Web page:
I recently asked our accountant if anybody lost their minds totally this time of year. He said, “Yeah, us,” referring to his fellow tax professionals. He and I are are relying on bitter humor.

Bob and I are both artsy imaginative (flakey) people. He says that no matter what mistake I make he would probably have done worse, so not to worry, not to feel bad. Kind of him to say.

Okay, I’m working on that. Making some progress. Hoping it all adds up right. And, of course, searching for other mistakes I may have made anywhere ever in my life.

And then I remind myself, it’s Easter, it’s Passover. It’s spring! April 15 is not the end of the world, not even close to the biggest thing going on. Happy April to you!

Peggy

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Comments

  • April 11, 2017 at 4:33 am Reply

    Thank you for a smile and a salve… Happy Easter and Passover to you, too, Peggy.

    • Peggy Payne
      April 11, 2017 at 5:04 pm Reply

      Your Celebrating Beauty blog seems like spring all year-round to me, Frances.

  • April 11, 2017 at 4:21 pm Reply

    Loved this post. I always get an extension and it always works out, sometime around October. That’s my advice, it will all work out, some time around October.

    • Peggy Payne
      April 11, 2017 at 5:05 pm Reply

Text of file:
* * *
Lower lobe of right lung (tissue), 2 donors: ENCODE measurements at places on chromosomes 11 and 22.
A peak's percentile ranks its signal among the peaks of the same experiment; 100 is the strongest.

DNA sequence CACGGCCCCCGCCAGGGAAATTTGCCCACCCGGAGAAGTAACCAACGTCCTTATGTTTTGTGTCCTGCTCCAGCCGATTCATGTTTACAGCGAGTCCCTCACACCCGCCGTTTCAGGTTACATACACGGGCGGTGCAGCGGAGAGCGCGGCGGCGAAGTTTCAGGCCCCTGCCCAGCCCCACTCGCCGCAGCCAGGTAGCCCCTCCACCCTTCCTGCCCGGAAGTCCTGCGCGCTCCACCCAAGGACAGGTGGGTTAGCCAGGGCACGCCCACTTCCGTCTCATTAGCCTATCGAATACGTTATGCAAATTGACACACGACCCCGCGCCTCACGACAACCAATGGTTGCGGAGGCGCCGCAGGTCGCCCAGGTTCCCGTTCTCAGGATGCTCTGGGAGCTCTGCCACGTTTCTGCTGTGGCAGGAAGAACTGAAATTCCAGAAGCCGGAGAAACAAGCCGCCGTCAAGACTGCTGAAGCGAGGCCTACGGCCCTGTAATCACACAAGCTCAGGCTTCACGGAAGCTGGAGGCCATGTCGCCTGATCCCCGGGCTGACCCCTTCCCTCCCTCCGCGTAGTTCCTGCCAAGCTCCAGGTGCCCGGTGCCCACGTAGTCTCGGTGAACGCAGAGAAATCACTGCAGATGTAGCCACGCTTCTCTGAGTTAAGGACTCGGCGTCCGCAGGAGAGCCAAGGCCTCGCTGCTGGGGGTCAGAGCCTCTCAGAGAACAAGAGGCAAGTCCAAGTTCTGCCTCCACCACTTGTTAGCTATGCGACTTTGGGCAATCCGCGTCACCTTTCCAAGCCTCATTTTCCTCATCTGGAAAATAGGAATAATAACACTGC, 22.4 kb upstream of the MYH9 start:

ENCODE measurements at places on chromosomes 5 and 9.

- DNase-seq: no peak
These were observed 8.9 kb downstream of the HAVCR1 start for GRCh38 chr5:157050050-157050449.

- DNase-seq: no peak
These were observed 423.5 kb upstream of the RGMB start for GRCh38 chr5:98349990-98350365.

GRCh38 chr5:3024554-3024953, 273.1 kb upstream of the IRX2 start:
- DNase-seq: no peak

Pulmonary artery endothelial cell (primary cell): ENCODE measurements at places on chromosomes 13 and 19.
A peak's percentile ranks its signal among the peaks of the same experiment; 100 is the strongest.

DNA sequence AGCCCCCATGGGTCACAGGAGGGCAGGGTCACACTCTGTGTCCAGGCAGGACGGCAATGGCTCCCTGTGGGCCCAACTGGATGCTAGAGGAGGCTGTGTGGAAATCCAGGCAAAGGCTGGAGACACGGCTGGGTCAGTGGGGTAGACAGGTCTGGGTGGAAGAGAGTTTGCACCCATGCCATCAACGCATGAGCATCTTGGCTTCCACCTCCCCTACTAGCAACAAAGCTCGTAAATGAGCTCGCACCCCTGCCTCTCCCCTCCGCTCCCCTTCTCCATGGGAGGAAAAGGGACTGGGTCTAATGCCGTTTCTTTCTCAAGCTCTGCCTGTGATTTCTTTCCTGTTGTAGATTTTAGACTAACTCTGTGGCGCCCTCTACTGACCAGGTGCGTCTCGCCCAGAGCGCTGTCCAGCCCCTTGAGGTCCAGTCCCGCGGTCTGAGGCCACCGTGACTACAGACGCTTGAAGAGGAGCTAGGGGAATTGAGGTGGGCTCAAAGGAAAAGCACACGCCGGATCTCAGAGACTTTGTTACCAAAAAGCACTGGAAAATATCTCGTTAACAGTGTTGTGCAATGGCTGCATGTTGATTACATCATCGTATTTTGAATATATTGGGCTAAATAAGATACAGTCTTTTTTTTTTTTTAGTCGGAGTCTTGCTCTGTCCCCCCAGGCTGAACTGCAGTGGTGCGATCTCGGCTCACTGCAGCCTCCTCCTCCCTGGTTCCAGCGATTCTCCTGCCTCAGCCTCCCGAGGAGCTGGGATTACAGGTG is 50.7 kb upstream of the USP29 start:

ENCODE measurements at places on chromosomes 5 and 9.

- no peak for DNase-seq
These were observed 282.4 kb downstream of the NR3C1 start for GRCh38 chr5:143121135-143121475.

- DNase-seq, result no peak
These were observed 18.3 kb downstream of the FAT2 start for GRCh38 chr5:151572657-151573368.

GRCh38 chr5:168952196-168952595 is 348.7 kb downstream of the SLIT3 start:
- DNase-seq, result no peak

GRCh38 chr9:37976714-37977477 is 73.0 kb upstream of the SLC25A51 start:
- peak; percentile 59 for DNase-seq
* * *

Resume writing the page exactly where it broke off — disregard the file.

We usually get an extension too, Randee, though I wouldn’t mind having it finished and over with a bit sooner.

  • April 11, 2017 at 4:39 pm Reply

    Lost my first sentence to trying to spell labyrinthian exactly right — wouldn’t want anyone to think me imperfect. And I’m such a slave to convention as to imagine spacing and punctuation equally important as spelling on anything I send out. You’d think I might have better ways to enjoy my imagination — like up-dating the story I tell myself in my head about making writing errors.

    Fortunately my counter-narrative about ADHD explains and (mostly) accepts and forgives both errors in writing and spending precious energy and time on worrying about them. I recently received the gift of more time and experience alive in this world, and an increasingly strong part of me cares less and less about being perfect, preferring to re-focus on Being = Alive.

    So next time you’re tempted by the Devil of small and insignificant Details, consider that the Great Parent in the Sky, read “government and/or IRS”, not only doesn’t care about such errors, but also doesn’t think about me except in digital, pro forma ways. And you and I are fortunate enough to have however much money we might need to buy our way out of any naieve, honest errors we might/will make.

    I’ve read the older we get, the more ourselves we become, and if that’s true enough, having more and more acceptance and forgiveness of whatever imperfections I’ve spent too much of my life-time hiding becomes easier and easier – as easy as loving who I love.
    A useful mantra for me in this older stage of life might be “Lighten Up”.

    • Peggy Payne
      April 11, 2017 at 5:12 pm Reply

      I’m glad you got that gift of time, Bob. Lighten Up is sure a good mantra. And I did lighten up considerably in the course of writing the mini-rant above; also a useful tool. More later, as always….

  • MARGARET MARTIN
    April 13, 2017 at 4:45 pm Reply

    Another good one, Peggy! I especially like your ilne about Patchouli…..

    • Peggy Payne
      April 13, 2017 at 5:37 pm Reply

      Thanks, Margaret. Lavender could probably bring on trouble too.